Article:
This week I had the privilege of a private tour through the Old Dairy and Ranger’s Cottages in Parramatta Park. These historic buildings are not open as yet to the public as they are currently being prepared for tours. It was by the thoughtfulness and generosity of a dear friend who I went to primary school with that I was able to go in to have a look and take a mountain of photographs. As you may know I truly value our past whether it be good, bad or ugly and enjoy capturing it all with my camera to share.
A bit of modern history and the reason why I was able to get a sneak peek behind the scenes; Rhonda Pearce, my friend Lea’s older sister, lived with her husband in the Ranger’s Cottage in the 70s and 80s and raised their family there. Keeping with tradition they had a few sheep, a horse and a number of chooks living inside their white picket fenced yard that backed onto the Parramatta River. Ideal? I bet it was!
Lea would spend a lot of her growing years in this cottage and it was wonderful to watch her face as all the memories came flooding back. Time with her family and her twenty first birthday celebrated in the sitting room which still bears the old fireplace and faded murals above the picture rail. All that was missing was the “god awful clock” she tells me 😉
Many a family has worked and grown up within these walls. The original dairy was built on what was once called Salter’s Farm. This section of Parramatta was originally known as The Crescent, where Governor Phillip established Australia’s first inland settlement on 2 November 1788. When emancipist, and convicted brandy smuggler, George Salter, a Second Fleet convict, was granted 30 acres of farmland in 1796 he built what is now the earliest surviving worker’s cottage in Australia. The front two rooms of the existing Dairy Cottage were the original Salter’s Cottage built between 1798 and 1805. In 1813, Salter sold his cottage to Governor Macquarie and took up an appointment as Superintendent of Crown Stock in Hobart. Governor Macquarie then added another two wings around 1815 and turned the original cottage into the Government Dairy.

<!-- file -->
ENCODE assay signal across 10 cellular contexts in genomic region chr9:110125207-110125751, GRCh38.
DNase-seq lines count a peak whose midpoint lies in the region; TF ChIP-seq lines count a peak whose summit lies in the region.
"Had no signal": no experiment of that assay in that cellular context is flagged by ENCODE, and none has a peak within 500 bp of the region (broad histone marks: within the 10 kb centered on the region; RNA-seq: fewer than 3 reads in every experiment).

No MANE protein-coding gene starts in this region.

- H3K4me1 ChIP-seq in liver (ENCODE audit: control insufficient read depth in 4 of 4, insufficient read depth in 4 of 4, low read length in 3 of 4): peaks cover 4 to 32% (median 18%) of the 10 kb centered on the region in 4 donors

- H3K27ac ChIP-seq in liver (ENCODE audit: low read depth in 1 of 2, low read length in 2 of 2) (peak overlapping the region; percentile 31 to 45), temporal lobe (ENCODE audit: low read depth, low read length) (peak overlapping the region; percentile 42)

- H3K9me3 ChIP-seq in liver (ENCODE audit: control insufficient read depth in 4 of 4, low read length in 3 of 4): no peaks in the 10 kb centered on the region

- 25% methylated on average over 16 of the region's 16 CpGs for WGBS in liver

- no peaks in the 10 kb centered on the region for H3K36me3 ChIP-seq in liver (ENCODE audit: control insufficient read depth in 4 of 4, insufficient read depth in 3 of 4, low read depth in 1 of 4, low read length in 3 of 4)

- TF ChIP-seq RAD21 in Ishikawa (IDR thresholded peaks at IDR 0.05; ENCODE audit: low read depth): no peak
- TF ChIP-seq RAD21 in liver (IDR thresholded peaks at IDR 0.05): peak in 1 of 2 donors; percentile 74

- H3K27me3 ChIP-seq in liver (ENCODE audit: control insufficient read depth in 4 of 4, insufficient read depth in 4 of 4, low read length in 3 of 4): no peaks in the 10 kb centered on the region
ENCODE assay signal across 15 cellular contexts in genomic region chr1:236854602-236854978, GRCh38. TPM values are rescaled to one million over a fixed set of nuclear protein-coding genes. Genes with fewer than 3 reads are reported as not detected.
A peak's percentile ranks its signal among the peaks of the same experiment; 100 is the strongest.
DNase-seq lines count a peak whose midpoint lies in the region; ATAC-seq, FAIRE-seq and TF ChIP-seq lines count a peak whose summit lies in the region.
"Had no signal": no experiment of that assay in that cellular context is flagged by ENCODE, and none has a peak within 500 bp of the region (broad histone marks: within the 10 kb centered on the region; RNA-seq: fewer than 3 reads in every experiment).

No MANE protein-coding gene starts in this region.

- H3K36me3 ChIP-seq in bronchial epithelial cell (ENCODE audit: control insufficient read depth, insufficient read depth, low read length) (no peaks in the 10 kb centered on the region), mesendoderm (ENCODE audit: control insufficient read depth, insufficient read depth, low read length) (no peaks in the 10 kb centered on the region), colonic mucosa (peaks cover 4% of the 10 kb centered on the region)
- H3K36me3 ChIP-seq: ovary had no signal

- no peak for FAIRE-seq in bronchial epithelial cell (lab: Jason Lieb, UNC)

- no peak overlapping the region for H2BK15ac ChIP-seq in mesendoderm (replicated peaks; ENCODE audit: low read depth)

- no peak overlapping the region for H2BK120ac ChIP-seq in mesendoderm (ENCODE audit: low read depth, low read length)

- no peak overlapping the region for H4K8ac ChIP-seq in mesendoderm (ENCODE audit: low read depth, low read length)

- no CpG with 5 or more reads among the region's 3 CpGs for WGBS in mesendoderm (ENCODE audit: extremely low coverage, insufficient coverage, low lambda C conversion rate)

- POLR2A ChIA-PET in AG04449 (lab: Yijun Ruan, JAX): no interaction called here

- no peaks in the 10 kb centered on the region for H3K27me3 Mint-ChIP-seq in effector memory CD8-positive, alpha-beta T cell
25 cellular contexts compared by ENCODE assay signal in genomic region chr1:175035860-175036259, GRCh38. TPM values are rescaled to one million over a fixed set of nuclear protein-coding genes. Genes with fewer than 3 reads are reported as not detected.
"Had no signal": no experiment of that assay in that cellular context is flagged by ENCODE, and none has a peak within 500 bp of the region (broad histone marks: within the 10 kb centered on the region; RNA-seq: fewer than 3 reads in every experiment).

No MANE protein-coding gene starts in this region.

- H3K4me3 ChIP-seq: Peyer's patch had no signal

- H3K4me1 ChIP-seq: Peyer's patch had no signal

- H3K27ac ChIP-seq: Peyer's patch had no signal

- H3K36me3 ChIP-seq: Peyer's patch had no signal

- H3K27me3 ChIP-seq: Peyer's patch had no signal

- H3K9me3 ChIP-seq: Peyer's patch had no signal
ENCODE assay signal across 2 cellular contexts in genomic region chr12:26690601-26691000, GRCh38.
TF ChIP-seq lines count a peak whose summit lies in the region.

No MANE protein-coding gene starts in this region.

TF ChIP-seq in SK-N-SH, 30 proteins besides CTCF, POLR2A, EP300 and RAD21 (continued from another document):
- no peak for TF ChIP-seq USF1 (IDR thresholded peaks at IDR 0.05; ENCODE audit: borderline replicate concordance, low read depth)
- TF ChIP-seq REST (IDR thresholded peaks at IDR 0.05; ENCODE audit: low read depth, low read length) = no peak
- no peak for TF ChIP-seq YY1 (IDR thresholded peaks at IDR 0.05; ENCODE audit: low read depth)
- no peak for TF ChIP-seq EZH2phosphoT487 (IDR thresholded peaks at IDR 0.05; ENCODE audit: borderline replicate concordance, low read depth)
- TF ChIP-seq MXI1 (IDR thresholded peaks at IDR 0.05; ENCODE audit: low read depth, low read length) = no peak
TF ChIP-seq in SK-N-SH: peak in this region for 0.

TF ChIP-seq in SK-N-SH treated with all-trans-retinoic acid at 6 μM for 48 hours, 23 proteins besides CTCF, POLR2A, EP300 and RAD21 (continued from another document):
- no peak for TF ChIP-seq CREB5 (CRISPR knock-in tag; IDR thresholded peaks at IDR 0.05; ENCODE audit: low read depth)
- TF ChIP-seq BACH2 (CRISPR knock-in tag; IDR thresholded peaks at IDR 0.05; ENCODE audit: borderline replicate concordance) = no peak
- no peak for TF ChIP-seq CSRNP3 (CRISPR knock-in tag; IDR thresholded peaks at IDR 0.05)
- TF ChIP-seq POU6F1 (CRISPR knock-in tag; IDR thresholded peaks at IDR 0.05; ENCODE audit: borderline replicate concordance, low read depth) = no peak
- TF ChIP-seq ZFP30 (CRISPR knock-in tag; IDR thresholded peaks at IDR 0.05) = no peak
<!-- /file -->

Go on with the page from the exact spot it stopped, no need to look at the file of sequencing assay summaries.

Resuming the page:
Beside the Dairy Cottage stands the Ranger’s Cottage, built in 1875. This was built directly over the top of the dairy’s sunken milk room and was uncovered in 1993 when archaeologists removed the floorboards in the front bedroom. Lea tells me that this room always felt damp and now they know why. When the sunken milk room was uncovered it was subject to flooding from the nearby river and there has since been a pump installed. When the milk room was no longer being used by the dairy it became a cellar for the Ranger’s Cottage. Stout bottles were found in this room dating back to this period.
The cottages are being kept in their state of decay so that people can see how they were constructed and how methods have changed over the centuries. I personally love the crumbling clay walls, the faded murals, the well trodden stones and the general atmosphere and will definitely return to see the progress of the museum.
Many thanks once again to Lea Pearce and her family for giving me this opportunity.
For more information and tours go to the Parramatta Park website